Darlene Clark Hine RI '04, the John A. Hannah Professor of American History at Michigan State University, cited "interiority" as an area that requires further exploration. Getting to the heart of black consciousness and culture will be "exceedingly difficult," she noted, "because black women are reluctant to reveal secrets and let go of the symbolic power of invisibility."
Nell Irvin Painter BI '77 considered the challenges that African American women in academia face. "The field of black women's history is doing well, but I worry deeply about the toilers," said Painter, the Edwards Professor of American History at Princeton University. Conditions such as discrimination, sexual harassment, and a conservative political climate are taking their toll on the health of black women scholars, she said, calling for more extensive recognition of their teaching and scholarship. "There are not enough of us to do what needs to be done," she said simply.
The trials of a first-year graduate student provide a good snapshot of the state of the academy for African American women, suggested Deborah Gray White, Distinguished Professor of History at Rutgers University. She recalled a conversation with a young woman who was dismayed to discover that her peers only assumed she would know "the black stuff." It was an experience White knew all too well. "I've sometimes thought that my colleagues in the academy believe I came to my knowledge through osmosis," she commented, "as if being black made it easier for me." Moving toward more positive conversations will require the same high levels of energy and creativity that have distinguished the field's development to date, she said.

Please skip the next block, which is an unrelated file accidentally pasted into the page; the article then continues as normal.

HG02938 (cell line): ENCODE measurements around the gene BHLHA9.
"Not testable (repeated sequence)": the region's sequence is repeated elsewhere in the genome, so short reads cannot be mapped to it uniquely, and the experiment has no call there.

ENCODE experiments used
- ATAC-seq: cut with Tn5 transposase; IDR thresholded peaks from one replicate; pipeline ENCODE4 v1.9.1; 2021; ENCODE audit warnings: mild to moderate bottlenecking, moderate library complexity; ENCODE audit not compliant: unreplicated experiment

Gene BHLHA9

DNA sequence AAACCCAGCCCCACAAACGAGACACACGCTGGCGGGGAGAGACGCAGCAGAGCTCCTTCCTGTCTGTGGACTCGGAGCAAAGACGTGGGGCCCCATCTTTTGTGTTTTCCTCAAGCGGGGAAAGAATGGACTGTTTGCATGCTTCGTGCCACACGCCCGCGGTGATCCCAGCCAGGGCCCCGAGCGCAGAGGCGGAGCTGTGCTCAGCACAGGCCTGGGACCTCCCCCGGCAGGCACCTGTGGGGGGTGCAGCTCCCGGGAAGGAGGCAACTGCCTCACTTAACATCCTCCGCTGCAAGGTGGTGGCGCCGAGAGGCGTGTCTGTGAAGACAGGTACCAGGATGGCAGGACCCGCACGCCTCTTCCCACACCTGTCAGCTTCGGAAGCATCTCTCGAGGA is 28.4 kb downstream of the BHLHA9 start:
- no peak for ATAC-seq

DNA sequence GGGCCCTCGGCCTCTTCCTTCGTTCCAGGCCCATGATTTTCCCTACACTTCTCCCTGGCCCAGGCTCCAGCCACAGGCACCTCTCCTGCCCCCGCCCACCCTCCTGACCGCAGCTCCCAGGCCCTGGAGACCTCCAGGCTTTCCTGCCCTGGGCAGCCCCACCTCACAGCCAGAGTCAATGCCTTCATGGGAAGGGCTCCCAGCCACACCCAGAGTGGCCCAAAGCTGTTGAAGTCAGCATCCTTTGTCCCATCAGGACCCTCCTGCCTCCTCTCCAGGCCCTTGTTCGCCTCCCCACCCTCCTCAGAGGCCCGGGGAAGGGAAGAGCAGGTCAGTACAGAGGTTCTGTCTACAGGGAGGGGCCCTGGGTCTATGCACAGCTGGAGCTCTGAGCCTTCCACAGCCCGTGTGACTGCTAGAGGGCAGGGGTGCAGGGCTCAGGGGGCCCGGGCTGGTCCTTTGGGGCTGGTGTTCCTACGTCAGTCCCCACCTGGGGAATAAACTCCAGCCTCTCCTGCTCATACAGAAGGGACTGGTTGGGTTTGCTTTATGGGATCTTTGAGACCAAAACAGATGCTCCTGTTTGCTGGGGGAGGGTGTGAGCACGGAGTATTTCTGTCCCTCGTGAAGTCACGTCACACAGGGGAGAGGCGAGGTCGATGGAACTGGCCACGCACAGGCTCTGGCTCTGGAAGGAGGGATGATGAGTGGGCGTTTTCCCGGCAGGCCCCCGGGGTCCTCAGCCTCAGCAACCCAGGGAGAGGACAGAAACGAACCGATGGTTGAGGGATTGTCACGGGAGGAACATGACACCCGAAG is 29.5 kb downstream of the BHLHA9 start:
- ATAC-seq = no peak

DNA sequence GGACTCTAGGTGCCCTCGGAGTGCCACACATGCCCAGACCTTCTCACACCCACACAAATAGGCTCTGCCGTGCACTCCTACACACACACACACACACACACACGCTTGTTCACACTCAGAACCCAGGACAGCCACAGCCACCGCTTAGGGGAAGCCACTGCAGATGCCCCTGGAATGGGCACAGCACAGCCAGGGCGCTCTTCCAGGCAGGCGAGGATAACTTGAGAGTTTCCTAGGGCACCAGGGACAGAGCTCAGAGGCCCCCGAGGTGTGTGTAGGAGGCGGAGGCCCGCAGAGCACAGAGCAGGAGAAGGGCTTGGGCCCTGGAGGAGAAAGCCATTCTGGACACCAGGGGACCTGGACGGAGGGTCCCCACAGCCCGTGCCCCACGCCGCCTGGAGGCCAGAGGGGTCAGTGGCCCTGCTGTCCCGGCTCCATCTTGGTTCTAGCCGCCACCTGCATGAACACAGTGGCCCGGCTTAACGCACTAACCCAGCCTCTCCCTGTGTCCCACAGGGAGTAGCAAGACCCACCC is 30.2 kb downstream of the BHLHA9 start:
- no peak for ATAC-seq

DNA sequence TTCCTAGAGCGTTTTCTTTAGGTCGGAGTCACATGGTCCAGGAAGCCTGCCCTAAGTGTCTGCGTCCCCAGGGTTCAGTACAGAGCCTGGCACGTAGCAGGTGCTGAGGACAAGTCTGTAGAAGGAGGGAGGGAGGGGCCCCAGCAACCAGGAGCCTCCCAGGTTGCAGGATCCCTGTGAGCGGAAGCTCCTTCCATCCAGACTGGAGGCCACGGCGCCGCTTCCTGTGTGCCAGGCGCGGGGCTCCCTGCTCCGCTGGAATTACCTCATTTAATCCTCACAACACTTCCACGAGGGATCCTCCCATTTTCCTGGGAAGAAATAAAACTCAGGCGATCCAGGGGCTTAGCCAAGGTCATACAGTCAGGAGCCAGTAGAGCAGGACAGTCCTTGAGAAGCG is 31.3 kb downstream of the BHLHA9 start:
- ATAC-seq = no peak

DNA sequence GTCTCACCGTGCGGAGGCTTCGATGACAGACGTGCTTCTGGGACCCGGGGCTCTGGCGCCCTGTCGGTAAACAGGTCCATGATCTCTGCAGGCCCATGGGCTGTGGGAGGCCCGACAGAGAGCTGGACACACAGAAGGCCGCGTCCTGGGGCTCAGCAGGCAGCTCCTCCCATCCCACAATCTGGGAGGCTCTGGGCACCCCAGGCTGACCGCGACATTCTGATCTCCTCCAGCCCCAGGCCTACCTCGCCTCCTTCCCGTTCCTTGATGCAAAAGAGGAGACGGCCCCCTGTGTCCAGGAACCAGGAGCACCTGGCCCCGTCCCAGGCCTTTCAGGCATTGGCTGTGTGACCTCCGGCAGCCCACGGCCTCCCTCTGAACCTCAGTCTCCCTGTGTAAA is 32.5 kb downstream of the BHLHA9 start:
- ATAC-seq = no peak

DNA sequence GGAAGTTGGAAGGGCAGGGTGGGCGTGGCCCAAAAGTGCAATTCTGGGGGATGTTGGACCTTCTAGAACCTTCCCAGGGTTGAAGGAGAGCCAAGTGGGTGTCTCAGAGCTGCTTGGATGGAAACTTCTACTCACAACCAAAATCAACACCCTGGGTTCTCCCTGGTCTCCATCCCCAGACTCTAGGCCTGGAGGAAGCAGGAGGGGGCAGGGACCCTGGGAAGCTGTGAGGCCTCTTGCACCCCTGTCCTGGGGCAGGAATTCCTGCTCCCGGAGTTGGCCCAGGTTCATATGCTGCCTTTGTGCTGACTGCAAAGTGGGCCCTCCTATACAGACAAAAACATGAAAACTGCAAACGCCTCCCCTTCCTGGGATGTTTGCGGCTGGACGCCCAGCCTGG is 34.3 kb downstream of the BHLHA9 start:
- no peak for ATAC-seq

Being Black at Radcliffe
A lunchtime panel on "Being Black at Radcliffe" included Adele Logan Alexander '59, Gail Snowden '67, Susan McHenry '72, A'Lelia Bundles '74, and Angela Romans '92. Bundles, director of talent development for ABC News, moderated the conversation, which explored a variety of academic and social experiences across the generations.
Two of the panelists have family ties to the College; Alexander noted that her connection to Radcliffe goes back to an aunt who received her degree from the College in 1919; in a class of one hundred graduates, her aunt was one of two black women (neither was allowed to live in the dormitories). Snowden, whose mother attended Radcliffe, remembered her own years at the College as an "exciting, exhilarating time." She and her friends were activists, founding the Association of African American Students and protesting the war in Vietnam.
McHenry recalled continuing that tradition by staging a sit-in at Fay House in 1968 to encourage Radcliffe's administration to expand its recruitment of African American women. Their efforts resulted in a significant jump in enrollment, from twelve students in the class of '72 to an all-time high of thirty the following year.
Although Romans' class included three times that many African American women, she didn't have much company in her chosen field of engineering. The question of whether or not to stay and write a thesis was quickly resolved when she asked the only other black woman in the department what she should do. "Don't leave me," her friend replied, and the decision was made.